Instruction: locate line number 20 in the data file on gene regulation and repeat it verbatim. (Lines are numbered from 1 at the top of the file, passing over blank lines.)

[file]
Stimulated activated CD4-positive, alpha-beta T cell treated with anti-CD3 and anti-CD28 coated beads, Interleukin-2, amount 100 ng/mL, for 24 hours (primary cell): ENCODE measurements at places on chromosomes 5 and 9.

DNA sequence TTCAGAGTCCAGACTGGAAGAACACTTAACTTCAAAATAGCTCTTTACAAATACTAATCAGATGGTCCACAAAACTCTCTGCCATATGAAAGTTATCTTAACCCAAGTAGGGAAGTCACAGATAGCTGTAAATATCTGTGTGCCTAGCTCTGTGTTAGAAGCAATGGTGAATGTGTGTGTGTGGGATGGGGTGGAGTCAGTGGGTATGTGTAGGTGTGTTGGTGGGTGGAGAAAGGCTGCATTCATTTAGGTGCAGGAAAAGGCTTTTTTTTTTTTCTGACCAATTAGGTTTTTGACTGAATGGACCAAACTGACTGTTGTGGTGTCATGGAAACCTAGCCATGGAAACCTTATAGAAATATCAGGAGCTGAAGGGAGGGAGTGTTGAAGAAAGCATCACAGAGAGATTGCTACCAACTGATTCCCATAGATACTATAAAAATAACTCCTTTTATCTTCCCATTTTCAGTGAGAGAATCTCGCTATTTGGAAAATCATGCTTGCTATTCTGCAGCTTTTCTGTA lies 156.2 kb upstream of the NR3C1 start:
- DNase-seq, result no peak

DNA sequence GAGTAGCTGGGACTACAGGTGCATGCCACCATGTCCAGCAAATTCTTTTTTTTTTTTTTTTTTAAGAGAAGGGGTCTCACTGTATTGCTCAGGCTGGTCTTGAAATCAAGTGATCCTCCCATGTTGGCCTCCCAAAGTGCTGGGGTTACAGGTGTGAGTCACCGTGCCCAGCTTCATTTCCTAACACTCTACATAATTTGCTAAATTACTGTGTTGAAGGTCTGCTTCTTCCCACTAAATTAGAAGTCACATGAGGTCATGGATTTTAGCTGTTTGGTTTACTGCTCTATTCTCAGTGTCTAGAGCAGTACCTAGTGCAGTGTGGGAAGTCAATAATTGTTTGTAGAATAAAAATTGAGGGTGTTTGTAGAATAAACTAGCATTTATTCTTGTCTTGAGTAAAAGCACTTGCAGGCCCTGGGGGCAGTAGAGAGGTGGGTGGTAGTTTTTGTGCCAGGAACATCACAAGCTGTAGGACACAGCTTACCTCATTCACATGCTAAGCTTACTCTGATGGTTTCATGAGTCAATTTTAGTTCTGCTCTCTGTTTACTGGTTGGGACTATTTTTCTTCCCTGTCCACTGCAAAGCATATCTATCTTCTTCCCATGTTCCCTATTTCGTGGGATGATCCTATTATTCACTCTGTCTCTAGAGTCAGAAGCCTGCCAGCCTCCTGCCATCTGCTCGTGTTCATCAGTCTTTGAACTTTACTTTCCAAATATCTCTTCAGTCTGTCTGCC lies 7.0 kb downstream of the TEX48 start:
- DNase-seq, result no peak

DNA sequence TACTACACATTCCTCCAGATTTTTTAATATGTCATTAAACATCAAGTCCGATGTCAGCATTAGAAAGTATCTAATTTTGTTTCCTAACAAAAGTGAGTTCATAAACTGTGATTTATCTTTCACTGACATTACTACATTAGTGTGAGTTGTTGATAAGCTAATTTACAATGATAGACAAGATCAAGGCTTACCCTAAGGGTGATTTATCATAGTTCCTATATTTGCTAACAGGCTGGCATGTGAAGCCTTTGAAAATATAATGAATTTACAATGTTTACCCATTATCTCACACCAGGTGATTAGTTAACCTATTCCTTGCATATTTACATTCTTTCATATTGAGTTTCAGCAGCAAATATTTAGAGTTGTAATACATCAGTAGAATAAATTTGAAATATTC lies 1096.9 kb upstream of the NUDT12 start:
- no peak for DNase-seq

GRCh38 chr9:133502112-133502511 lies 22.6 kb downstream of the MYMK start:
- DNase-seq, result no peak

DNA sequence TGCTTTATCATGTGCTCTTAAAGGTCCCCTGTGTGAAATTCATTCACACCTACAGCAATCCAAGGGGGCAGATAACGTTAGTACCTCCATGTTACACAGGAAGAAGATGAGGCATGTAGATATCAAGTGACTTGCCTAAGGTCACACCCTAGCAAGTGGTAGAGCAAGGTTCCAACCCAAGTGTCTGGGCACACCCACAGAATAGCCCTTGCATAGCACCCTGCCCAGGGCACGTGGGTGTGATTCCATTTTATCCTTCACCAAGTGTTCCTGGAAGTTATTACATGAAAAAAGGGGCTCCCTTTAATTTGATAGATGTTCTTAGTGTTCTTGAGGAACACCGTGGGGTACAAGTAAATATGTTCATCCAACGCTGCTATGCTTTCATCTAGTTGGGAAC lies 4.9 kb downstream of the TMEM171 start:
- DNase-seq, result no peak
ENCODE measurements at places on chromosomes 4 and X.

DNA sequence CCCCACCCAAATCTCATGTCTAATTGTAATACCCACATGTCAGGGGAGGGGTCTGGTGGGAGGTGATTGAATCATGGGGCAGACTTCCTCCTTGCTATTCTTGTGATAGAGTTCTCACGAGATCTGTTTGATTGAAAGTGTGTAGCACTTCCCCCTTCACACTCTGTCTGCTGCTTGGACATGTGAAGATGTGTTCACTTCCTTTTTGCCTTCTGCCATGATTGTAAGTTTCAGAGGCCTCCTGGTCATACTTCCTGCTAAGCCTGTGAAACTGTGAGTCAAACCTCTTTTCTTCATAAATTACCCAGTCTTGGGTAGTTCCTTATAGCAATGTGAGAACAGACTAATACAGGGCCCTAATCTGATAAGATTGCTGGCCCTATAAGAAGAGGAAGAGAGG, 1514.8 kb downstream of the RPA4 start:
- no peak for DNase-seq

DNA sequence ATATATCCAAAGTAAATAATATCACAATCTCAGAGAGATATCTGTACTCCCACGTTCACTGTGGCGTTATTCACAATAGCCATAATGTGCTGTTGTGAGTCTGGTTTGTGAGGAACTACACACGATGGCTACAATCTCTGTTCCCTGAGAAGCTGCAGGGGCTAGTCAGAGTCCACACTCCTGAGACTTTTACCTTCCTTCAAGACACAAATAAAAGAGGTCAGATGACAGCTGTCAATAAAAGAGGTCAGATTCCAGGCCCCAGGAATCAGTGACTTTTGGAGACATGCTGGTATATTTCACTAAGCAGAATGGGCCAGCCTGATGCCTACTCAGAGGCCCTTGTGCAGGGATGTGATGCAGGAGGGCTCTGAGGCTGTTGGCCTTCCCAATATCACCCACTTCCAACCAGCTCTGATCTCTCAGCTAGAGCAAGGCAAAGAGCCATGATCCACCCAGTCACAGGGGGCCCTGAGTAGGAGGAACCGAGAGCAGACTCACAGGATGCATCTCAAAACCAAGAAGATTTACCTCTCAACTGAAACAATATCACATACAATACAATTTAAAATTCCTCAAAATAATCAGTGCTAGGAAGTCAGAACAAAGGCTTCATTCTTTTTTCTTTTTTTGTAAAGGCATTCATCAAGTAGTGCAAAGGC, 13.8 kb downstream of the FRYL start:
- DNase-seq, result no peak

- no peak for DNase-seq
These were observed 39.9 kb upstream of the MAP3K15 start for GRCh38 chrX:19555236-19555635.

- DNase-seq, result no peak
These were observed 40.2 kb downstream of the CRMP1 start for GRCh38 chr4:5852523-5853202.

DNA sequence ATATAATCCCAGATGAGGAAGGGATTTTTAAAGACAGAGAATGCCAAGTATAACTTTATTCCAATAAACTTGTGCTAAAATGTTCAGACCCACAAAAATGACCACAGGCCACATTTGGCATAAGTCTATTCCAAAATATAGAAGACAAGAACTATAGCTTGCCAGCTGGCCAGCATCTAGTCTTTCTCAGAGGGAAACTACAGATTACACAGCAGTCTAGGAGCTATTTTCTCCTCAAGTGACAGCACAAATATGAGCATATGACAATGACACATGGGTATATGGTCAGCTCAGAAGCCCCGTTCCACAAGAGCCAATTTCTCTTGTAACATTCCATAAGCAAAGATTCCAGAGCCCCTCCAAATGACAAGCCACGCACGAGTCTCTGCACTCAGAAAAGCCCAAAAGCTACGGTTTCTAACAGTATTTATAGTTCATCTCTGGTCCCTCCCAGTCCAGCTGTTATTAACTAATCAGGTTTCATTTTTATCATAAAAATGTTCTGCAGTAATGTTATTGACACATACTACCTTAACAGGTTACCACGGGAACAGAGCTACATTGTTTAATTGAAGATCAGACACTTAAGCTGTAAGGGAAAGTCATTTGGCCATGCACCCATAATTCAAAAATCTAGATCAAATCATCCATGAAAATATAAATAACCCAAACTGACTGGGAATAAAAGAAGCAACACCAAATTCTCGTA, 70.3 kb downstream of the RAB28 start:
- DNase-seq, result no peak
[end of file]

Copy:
These were observed 40.2 kb downstream of the CRMP1 start for GRCh38 chr4:5852523-5853202.